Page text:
Whether you’re honeymooning or wanting to escape for a romantic weekend, Hot Springs is a destination to unfold and enjoy. The city, wrapped around Hot Springs National Park, is a place to enjoy year-round, with activities and attractions that span the calendar.
Known for its world-famous Bathhouse Row, water from the 47 springs inside Hot Springs National Park are pumped to several locations where visitors can take the therapeutic baths. At the Buckstaff Bathhouse, the treatments remain virtually unchanged from
The National Parks Visitor Center, located within the restored Fordyce Bathhouse, is a free opportunity to look back at the history of the Spa City and to view the restored facilities that hark back to a different era.
Superior Bathhouse, the smallest of the eight original edifices along the row,
has been converted into a brewery and distillery, and is the only place in the world where you can sample brews created directly from thermal waters. It also offers a fine selection of Arkansas-made beer, a small tapas menu and housemade gelato.
The other side of Central Avenue, where Bathhouse Row is located, is packed with history, dining experiences and attractions of all sorts. Among these are Arkansas’s oldest bar, The Ohio Club. Open since 1907, this watering hole offers one of the best burgers in the area, along with live music every night of the week. Take a moment and pose with Al Capone, a frequent visitor back in the day, out front.
Capone and his contemporaries are remembered and their exploits shared at the Gangster Museum of America. Located across from the Buckstaff Bathhouse, this museum explores the rise of gangs in big cities such as New York and Chicago, and how individuals from those organizations interacted when they were in Hot Springs, which was considered the neutral ground.
A couple could spend an entire week on Bathhouse Row, taking breakfast at the 76-year-old favorite The Pancake Shop, lunching on South American fare at Rolando’s Restaurante, supping at the ever-romantic Belle Arti Italian Restaurant. Just north of Central Avenue, enjoy a fine hand-thrown Neapolitan style pizza adorned with fresh Arkansas produce and locally-sourced meats at DeLucca’s. Further afield, try out fresh Mexican fare at Taco Mama's, dig a Chicago white sauce pizza at Rocky's Corner or bite into barbecue at classic joints such as McClard's Barbecue and Stubby's Hik'ry Pit BBQ.
Science fiction fans should delve through the eclectic collection at Galaxy Connection, a museum dedicated specifically to the Star Wars movie franchise. Packed with actual costumes, models and set pieces from the original films, this is a great place for a photo op or for two to get their geek on.
Romance can be fanned and enjoyed with a stroll through the legendary Garvan Woodland Gardens, located on the southeast corner of town along four and a half miles of wooded shoreline on Lake Hamilton, near Carpenter Dam. Verna Cook Garvan donated the 210 acres to the University of Arkansas School of Architecture in 1985. The gardens feature more than 128 species of ornamental and native shrubs and wild flowers, 160 different types of azaleas, a four acre Asian garden with a 12-foot waterfall, and the Anthony Wedding Chapel, one of the most stunning places to marry in the state. It's also home to a holiday lights display that's earned national acclaim.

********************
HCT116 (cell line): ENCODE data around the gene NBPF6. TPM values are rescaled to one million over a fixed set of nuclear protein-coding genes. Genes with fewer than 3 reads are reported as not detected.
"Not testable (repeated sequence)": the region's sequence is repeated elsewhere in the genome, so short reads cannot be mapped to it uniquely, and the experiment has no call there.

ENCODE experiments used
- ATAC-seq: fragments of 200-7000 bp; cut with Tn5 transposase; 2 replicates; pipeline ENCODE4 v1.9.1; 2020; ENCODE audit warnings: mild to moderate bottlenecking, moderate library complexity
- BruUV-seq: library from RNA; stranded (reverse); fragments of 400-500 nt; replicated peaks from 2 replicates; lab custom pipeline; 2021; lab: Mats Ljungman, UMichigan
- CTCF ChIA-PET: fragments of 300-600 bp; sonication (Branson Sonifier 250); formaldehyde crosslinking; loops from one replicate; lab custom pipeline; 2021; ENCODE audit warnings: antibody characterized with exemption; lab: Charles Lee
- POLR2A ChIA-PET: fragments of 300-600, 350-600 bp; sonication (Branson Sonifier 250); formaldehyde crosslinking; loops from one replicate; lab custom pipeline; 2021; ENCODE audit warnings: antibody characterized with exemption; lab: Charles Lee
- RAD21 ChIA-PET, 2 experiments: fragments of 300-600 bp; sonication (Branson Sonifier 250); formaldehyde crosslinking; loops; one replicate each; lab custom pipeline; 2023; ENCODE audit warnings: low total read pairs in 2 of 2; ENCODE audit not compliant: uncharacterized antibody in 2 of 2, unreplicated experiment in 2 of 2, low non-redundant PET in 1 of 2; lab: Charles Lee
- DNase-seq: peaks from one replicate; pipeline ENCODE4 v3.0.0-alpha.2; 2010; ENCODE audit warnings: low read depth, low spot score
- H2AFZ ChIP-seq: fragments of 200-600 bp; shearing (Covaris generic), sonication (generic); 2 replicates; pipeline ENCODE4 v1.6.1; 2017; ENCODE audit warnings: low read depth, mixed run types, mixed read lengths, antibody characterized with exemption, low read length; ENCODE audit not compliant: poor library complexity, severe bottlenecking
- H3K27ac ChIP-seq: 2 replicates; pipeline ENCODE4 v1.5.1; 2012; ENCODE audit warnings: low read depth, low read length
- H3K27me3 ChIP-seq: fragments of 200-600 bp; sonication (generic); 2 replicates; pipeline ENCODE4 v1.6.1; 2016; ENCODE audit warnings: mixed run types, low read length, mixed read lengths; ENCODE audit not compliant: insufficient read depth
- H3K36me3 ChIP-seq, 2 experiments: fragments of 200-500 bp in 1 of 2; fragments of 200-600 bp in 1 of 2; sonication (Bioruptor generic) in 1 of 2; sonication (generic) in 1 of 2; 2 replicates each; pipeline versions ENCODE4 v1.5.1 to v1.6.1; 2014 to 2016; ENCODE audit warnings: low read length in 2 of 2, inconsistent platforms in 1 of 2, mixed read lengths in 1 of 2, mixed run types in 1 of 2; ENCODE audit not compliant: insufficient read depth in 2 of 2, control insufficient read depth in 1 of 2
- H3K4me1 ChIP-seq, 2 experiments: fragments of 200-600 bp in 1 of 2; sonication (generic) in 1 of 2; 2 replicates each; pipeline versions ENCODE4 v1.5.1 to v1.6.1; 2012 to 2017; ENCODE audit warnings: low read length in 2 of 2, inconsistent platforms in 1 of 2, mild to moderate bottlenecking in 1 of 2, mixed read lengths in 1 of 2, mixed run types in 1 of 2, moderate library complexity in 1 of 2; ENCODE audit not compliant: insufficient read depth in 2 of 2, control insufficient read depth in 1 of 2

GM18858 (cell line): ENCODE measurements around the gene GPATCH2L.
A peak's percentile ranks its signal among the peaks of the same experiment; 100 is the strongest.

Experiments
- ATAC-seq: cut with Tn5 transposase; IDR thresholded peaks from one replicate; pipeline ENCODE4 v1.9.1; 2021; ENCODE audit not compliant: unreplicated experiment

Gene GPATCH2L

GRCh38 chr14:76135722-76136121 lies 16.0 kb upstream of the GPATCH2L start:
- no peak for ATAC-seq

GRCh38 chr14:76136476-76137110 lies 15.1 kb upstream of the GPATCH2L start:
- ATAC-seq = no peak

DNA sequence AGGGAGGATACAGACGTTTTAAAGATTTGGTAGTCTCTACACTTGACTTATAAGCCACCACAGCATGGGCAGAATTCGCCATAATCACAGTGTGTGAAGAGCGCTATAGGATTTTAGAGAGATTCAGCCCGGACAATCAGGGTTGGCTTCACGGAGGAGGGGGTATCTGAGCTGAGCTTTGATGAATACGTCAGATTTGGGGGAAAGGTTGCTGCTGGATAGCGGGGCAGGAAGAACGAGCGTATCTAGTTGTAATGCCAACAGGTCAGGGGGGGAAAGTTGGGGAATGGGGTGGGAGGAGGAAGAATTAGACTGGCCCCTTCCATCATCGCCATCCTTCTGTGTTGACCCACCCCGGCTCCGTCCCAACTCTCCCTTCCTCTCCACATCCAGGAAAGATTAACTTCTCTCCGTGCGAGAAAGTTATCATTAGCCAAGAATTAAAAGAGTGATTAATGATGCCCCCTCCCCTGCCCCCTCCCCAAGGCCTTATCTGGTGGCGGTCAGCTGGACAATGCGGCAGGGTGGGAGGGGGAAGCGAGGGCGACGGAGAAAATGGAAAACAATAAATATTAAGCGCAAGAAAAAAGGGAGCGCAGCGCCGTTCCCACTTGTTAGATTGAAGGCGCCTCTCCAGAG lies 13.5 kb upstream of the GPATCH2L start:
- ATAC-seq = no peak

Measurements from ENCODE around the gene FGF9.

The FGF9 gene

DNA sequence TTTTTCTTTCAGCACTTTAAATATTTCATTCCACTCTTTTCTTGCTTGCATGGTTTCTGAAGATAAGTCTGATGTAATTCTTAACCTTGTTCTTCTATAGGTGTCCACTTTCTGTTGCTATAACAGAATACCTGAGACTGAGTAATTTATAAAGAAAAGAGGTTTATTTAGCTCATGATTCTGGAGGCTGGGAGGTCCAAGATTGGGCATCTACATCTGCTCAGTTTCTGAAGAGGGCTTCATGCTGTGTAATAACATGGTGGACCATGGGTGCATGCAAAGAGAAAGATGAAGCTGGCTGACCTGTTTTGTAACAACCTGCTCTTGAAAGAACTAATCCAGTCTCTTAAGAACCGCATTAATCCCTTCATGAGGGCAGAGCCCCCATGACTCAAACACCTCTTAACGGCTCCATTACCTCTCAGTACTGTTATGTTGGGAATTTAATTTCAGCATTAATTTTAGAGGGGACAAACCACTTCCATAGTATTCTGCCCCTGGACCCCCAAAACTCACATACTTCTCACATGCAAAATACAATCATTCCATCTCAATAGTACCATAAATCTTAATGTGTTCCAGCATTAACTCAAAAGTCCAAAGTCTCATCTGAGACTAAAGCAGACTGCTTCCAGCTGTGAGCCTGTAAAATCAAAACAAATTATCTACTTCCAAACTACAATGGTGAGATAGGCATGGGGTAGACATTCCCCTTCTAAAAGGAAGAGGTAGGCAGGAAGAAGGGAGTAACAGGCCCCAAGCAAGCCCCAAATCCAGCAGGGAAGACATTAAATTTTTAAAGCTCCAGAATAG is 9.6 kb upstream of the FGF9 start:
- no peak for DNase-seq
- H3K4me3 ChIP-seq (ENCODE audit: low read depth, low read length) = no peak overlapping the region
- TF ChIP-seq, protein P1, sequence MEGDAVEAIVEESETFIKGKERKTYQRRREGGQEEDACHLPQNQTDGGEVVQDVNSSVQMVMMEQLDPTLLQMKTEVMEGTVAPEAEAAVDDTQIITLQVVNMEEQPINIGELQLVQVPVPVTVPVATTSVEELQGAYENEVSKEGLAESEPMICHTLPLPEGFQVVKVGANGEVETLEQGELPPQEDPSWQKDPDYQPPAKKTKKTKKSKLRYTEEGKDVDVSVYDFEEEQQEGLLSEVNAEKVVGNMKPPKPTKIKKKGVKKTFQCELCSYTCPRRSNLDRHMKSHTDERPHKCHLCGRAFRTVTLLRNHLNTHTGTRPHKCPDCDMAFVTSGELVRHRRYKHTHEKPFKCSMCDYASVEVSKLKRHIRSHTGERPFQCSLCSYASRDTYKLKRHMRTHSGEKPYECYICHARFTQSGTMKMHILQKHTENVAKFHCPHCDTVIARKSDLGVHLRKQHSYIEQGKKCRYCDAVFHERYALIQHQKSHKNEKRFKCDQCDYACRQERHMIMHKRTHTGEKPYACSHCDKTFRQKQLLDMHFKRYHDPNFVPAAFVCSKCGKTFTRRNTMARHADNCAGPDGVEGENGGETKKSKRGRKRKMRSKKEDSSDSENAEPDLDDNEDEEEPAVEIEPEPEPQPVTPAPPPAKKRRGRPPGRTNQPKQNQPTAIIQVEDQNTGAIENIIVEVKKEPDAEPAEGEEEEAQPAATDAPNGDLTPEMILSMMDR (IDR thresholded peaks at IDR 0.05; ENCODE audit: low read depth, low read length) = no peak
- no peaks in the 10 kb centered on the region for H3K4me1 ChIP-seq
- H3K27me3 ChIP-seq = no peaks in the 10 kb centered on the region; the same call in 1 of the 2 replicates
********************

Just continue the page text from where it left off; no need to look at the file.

For explorers, Hot Springs is a great anchor point for adventures throughout the Ouachita Mountains. Of note is Hot Springs’ location along a rich vein of crystal deposits that stretch in a band into Oklahoma. While a few crystal mines, notably those operated by the Coleman family, operate in the Hot Springs area, a larger concentration appear in and around Mount Ida, thirty miles to the west on US Highway 270. Most of these mines allow amateur rockhounds to come in and dig up their own crystals for a flat admission fee, and you keep what you find.
Staying in Hot Springs? The city offers a wide array of lodging options, ranging from fine full-service hotels such as the Arlington Hotel Resort and Spa to cabins in the woods. Of note are several bed-and-breakfasts, many of which are located within walking distance of Bathhouse Row. One of my favorites is the 1884 Tinkerbelle’s Wildwood Bed and Breakfast, north of the national park on Prospect Avenue. This three story edifice on a low hill offers a variety of rooms, including the Ruyard Kipling Suite, a jungle-themed apartment in leopard print and black. Another great opportunity on the south side of the city, Lookout Point Bed and Breakfast, stands on the shore of Lake Hamilton with a lake view for every room and suite.
Hot Springs is well known as the home of Oaklawn Racing Park, a 113 year old facility that offers paramutual betting and a games-of-chance facility in the heart of the city. Open January through April, it is busiest during the Racing Festival of the South, where some of the nation’s top thoroughbreds compete for a place at top races, including the Kentucky Derby.
Other events of note include the world-famous Hot Springs Documentary Film Festival (October), the World’s Shortest St. Patrick’s Day Parade (March 17th), and both the Hot Springs Jazz Festival and Hot Springs Blues Festival (both in September). For more information about Hot Springs, along with discounts and coupons for lodging and attractions, visit hotsprings.org.